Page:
Sir Elton John and David Furnish are “outraged” and “mortified” over allegations of unlawful information gathering by the publisher of the Daily Mail – including tapping their home landline – the High Court has been told.
Sir Elton and Mr Furnish appeared at the Royal Courts of Justice in London on Monday for the start of a four-day hearing over privacy claims brought by the couple against Associated Newspapers Limited (ANL).
Along with the Duke of Sussex, Baroness Doreen Lawrence of Clarendon, Sadie Frost, Liz Hurley and former Lib Dem MP Sir Simon Hughes, the couple are bringing claims over allegations it carried out or commissioned illegal or unlawful information-gathering – including the accessing and recording of private phone conversations.
ANL says it firmly denies that unlawful information-gathering took place at its newspapers and that the legal claims against it are being brought too late.
Documents filed on the couple’s behalf, made available to the media on Monday, claimed the landline phone of their Windsor home was “tapped by private investigators acting on the instruction of Associated”.
David Sherborne, for the couple, said: “The claimants are outraged that Associated engaged in these unlawful and illicit acts in order to publish unlawful articles about them.
“They are also mortified to consider all their conversations, some of which were very personal indeed, were tapped, taped, packaged and consumed as a commercial product for journalists and unknown others to pick over, regardless of whether or not they were published.
“The hurt remains the same, knowing that their lives have been treated as a commodity and their precious, priceless moments of privacy degraded in this way.”
Mr Sherborne said that as well as having their landline tapped, Sir Elton’s personal assistant and the couple’s gardener were also allegedly targeted.
He continued: “In particular, they consider their private home a sacred space.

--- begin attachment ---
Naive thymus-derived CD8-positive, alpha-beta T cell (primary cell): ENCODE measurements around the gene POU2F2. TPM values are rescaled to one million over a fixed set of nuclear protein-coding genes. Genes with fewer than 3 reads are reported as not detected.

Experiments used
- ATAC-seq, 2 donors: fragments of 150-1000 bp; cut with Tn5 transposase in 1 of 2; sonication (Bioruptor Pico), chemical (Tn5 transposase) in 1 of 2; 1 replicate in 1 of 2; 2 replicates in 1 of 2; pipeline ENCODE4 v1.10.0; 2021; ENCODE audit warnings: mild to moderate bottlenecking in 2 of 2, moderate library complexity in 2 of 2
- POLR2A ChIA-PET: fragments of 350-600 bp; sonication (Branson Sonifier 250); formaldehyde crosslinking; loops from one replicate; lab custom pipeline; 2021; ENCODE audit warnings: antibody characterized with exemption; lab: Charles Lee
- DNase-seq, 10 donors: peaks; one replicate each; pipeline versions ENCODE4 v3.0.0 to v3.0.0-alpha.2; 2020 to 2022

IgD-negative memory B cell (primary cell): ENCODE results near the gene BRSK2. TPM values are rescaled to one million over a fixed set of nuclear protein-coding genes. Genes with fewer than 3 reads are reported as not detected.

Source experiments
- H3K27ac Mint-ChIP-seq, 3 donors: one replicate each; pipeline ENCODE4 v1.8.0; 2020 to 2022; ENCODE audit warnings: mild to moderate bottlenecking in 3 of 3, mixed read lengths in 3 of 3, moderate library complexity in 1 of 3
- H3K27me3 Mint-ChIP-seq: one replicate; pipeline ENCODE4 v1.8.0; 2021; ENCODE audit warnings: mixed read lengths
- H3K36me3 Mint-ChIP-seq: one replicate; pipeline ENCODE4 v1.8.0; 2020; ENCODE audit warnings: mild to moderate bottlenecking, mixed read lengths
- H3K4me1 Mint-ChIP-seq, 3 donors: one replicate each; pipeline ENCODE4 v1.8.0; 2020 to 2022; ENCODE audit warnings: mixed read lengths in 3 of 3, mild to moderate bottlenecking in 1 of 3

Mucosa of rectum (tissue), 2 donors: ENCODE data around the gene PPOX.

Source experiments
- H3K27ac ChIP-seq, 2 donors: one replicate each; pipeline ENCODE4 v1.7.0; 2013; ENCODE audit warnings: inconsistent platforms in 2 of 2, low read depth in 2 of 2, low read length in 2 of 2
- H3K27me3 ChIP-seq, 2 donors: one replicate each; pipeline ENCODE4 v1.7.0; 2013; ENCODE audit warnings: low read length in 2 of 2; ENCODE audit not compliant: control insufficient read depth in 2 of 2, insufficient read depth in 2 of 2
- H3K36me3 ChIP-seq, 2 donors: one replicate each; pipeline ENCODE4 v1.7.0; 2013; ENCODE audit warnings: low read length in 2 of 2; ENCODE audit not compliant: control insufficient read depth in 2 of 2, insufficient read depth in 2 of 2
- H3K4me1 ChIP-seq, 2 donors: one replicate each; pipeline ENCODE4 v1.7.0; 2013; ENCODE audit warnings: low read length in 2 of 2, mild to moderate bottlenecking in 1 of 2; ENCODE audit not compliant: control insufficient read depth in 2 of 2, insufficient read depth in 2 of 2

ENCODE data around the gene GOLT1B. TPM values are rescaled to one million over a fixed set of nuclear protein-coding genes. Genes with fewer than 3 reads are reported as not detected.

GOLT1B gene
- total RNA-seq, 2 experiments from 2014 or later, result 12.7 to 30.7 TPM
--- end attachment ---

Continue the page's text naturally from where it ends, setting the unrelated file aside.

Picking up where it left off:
“To learn now that this was ruthlessly invaded, their home so violated, and their family and loved ones targeted, all through unlawful acts designed to steal and exploit their information, is unforgivable to them.”
The barrister also said that Sir Elton and Mr Furnish were “appalled” by allegedly unlawful articles sourced by accessing medical information.
He continued: “Worse still was Associated’s unlawful obtaining of their first child’s birth certificate, before they had even seen a copy themselves.
“They were heartbroken by the derogatory headline that Associated attached to it, clearly calculated to profit and generate public sensation about an event that they had so carefully guarded to keep precious.”
Mr Sherborne continued: “They are likely to never know the true extent of the intrusion they have been subjected to and certainly the consequences of that.
“They are truly appalled that individuals involved in what took place still hold executive positions of authority within Associated’s newspapers, and believe that these individuals now need to be held responsible for what they did through these proceedings.”
ANL’s lawyers argue the privacy claims against it could have been brought before October 2016 and that it is too late to have them heard now.
They say the cases are “stale” and should be dismissed without a trial, with it being up to the individuals bringing the claims to prove they did not know earlier, or could not have discovered earlier, that they might have had a claim against ANL.